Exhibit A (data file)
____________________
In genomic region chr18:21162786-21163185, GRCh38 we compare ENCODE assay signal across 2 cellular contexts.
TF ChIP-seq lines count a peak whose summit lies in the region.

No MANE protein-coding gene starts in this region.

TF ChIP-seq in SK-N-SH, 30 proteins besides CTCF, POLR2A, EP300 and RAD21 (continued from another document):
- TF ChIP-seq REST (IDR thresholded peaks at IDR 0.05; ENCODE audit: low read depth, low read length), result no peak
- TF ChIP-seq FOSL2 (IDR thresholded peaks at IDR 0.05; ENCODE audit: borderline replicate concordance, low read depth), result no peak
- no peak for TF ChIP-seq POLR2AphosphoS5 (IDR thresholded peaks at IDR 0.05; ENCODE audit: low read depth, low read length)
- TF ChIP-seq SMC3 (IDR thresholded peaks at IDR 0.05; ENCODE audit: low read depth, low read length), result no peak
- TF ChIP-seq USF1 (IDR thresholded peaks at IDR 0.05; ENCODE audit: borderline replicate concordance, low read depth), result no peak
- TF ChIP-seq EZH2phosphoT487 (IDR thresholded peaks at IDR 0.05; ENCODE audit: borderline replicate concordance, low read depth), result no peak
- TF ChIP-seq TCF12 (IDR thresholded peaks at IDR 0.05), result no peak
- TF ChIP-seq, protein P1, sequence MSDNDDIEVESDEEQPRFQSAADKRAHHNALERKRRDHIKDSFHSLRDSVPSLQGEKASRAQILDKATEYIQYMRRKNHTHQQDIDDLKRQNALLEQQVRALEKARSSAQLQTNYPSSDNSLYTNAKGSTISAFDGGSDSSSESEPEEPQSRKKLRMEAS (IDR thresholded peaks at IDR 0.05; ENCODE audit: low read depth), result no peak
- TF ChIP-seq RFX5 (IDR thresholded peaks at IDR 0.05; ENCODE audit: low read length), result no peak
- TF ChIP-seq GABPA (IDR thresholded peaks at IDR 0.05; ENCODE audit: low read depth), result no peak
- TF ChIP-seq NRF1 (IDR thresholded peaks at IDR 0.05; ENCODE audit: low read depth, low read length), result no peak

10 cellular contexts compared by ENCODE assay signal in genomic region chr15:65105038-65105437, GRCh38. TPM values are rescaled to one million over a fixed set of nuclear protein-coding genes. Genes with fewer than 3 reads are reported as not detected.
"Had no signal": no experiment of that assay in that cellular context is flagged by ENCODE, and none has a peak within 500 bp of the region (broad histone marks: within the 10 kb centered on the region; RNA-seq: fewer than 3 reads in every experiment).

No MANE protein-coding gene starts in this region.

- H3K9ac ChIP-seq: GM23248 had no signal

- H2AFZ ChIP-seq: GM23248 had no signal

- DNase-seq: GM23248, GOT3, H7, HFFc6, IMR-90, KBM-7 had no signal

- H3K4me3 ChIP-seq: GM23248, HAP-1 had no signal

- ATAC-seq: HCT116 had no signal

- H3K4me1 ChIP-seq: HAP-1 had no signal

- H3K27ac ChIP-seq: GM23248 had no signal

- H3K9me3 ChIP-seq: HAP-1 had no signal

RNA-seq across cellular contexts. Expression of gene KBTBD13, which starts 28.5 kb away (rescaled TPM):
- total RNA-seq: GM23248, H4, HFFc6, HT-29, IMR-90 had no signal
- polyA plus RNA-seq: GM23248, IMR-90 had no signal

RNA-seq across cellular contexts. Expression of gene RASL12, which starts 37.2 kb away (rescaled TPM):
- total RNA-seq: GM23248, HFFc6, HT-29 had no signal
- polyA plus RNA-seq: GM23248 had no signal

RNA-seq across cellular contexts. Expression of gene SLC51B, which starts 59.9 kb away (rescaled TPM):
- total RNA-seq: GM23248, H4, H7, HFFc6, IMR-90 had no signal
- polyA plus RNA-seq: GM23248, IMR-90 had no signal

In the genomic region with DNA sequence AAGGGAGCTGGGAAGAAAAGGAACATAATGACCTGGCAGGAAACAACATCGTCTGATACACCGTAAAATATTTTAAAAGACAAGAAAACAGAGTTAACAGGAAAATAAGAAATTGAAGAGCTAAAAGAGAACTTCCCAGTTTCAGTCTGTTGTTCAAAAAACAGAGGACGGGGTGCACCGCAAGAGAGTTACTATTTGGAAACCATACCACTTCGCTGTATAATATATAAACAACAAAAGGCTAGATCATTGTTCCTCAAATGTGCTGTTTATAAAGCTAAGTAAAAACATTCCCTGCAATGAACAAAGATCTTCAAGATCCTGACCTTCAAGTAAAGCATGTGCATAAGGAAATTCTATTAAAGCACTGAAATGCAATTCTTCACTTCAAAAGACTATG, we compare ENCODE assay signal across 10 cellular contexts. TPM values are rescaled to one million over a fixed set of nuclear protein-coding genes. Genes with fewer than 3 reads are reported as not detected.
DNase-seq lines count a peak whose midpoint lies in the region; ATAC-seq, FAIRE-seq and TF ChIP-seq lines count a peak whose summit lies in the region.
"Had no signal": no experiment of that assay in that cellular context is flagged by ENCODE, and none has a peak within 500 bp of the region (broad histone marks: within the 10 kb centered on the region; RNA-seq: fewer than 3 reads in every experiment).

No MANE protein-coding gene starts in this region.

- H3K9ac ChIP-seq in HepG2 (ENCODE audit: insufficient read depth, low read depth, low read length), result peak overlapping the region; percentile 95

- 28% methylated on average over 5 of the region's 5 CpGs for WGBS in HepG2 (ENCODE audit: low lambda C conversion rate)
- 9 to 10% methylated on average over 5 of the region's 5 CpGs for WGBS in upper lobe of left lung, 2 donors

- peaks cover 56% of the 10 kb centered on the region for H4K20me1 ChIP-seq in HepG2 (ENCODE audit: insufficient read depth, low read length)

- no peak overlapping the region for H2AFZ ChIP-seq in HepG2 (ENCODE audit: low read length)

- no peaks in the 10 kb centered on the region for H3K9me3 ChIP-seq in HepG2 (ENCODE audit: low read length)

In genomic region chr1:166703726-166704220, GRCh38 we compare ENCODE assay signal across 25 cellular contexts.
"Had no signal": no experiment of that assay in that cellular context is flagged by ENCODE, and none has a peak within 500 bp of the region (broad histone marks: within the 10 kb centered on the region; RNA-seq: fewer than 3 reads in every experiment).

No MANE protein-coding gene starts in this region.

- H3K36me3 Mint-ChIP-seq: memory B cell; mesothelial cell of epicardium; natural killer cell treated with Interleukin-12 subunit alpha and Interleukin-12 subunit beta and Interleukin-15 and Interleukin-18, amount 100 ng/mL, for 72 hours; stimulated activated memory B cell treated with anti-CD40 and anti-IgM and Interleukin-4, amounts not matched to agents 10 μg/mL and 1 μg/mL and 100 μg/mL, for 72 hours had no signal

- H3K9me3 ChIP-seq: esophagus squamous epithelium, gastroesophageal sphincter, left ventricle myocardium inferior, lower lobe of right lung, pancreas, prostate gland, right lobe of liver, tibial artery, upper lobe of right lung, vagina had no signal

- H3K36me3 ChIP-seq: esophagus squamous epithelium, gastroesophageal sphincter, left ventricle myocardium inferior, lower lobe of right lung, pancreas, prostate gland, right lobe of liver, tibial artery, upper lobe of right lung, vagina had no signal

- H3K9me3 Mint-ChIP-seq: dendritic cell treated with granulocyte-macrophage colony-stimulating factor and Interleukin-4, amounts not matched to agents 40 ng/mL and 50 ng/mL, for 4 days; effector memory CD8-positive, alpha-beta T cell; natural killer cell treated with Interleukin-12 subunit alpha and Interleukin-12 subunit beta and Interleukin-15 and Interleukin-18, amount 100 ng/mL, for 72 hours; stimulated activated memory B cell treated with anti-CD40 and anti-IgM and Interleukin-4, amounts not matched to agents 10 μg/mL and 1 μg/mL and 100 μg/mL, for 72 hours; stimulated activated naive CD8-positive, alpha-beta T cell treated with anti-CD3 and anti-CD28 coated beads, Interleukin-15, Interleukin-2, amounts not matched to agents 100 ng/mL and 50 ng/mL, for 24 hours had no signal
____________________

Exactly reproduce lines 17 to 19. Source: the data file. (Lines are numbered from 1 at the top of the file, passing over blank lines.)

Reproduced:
"Had no signal": no experiment of that assay in that cellular context is flagged by ENCODE, and none has a peak within 500 bp of the region (broad histone marks: within the 10 kb centered on the region; RNA-seq: fewer than 3 reads in every experiment).

No MANE protein-coding gene starts in this region.

- H3K9ac ChIP-seq: GM23248 had no signal